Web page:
A client recently described the challenges in moving a project forward because many stakeholders were concerned the objective would not be met by their stated deadline in the future. Understandable, since they are working on a statewide initiative that must meet nationally regulated standards—a huge, months-long project.
It wasn’t the difficulty of the tasks or countless regulations that stalled progress, however; it was the discussion about possibly not meeting future deadlines—despite the progress toward meeting them.
With spring quickly approaching, I offered a suitable analogy to help think through the issue. The problem seemed to be that the stakeholders were focusing on the harvest before the soil had been prepared and the seeds planted.
Keeping the harvest in mind, the most important steps now are to cultivate the soil and plant the correct seeds. Then the team can water, weed, monitor, fertilize and adjust as needed in continued preparation for the harvest. Worrying about the “what ifs” and possible missed objectives, still months away, seems to be wasted time and energy.
Much to my delight, the gardening analogy provided a way for my client to clearly communicate to the stakeholders that they needed to focus on first things first: prepare now, harvest later. The project moved forward.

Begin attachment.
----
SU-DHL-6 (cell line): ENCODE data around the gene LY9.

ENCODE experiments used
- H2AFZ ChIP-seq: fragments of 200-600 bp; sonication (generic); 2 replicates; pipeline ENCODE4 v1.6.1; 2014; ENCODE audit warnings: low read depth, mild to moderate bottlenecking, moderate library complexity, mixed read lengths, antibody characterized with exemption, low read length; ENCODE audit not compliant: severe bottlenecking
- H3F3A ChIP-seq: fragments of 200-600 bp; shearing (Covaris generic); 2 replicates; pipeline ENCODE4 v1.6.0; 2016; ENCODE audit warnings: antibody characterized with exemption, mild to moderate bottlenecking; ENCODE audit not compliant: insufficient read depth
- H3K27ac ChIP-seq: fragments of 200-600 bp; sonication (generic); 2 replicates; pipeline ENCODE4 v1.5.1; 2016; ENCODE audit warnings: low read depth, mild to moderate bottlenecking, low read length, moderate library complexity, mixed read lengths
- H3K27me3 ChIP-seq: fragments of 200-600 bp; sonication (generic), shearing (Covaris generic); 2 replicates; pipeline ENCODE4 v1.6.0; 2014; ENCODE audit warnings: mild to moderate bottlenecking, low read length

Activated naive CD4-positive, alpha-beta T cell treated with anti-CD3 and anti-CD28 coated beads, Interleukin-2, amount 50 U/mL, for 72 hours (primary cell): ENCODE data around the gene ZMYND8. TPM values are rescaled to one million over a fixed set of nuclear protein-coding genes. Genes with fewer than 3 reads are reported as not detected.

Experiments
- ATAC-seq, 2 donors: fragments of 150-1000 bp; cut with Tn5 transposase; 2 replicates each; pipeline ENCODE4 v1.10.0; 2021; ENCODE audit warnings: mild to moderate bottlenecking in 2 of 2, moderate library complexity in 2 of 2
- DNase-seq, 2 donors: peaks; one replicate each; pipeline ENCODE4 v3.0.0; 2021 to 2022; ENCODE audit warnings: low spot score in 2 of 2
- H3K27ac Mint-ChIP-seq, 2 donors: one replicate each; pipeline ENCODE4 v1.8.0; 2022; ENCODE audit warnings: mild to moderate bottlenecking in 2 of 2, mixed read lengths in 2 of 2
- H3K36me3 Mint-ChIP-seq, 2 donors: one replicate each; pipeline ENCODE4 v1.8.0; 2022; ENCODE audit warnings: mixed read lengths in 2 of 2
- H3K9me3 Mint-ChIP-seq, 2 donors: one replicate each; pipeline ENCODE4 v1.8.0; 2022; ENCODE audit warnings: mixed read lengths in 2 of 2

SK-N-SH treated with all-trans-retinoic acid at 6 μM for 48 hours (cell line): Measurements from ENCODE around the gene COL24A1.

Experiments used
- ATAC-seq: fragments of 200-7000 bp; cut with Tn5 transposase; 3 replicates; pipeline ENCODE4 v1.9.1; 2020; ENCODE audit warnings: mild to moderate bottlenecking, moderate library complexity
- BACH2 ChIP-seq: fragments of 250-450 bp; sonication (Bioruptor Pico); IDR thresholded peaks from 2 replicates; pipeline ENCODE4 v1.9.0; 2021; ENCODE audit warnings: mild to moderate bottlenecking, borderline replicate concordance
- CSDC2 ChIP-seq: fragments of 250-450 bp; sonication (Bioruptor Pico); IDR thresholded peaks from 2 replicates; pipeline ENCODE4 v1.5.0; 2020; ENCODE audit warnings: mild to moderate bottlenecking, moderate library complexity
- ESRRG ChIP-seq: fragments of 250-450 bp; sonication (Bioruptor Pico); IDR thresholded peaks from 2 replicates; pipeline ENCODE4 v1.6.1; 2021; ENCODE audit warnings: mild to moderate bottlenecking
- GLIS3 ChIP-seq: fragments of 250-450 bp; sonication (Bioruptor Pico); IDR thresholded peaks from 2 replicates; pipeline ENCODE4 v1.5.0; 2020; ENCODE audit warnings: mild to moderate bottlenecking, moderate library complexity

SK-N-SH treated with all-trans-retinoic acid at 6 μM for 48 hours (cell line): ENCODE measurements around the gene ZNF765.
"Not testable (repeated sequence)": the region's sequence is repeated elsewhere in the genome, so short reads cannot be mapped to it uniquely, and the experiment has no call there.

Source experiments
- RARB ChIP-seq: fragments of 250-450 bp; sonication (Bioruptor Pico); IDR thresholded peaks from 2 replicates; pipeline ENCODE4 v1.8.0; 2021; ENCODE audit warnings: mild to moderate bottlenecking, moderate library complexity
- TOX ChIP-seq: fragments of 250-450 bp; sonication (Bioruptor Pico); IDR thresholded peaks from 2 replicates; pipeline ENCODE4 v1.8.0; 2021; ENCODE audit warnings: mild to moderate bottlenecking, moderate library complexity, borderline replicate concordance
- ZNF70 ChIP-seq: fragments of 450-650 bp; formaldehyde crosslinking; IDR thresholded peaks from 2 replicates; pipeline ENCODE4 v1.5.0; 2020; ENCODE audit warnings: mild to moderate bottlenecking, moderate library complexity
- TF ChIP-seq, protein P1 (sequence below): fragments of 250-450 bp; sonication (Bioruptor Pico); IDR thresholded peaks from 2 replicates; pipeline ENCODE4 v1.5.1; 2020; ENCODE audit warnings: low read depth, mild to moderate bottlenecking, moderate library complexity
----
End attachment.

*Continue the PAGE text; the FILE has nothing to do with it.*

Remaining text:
What projects are overwhelming you? While it’s important to have the end goal in mind, success happens when we take one step at a time forward. Break the objectives into chunks. That may sound overly simplistic; however, simplicity works well in a fast-paced environment to minimize “what if” distractions.
How’s this for simple? Start at the beginning.
Pause. Individually or in a group, picture the harvest. Become clear on the desired outcome. With that vision in mind, describe what needs to be done when and who can best accomplish these steps. If you or others start leaping into the future, stop the conversation. Come back to right now. What can be done right now? This week? This month?
If the “what if” worries about the harvest persist, even after bringing the discussion back to the current need to plant seeds, there’s a skill that can help reduce the tension and anxiety – a skill that can help adjust those feelings, simply by influencing your thinking. It’s the cognitive skill of reappraisal, basically paying attention to your thinking – all that chatter in your head, the stories you tell yourself – and asking critical questions. “What’s the reality or truth here?” “Is this as catastrophic as I’m imagining? “What can I influence and what can’t I?” Really listen to the stories you’re crafting in your head. You’re the author! Choose to write a different story to keep moving forward without stress and anxiety about next steps. You may need to help your team members with this skill, using the same type of questions. As you reappraise the situation this way, you change your thinking, your feelings, and ultimately your behavior.
You will be surprised at how far you will go, and how fast, when you focus on planting the seeds rather than worrying about the harvest. Reminds me of one of my favorite quotes by Robert Lewis Stevenson, “Don’t judge each day by the harvest you reap but by the seeds you plant.”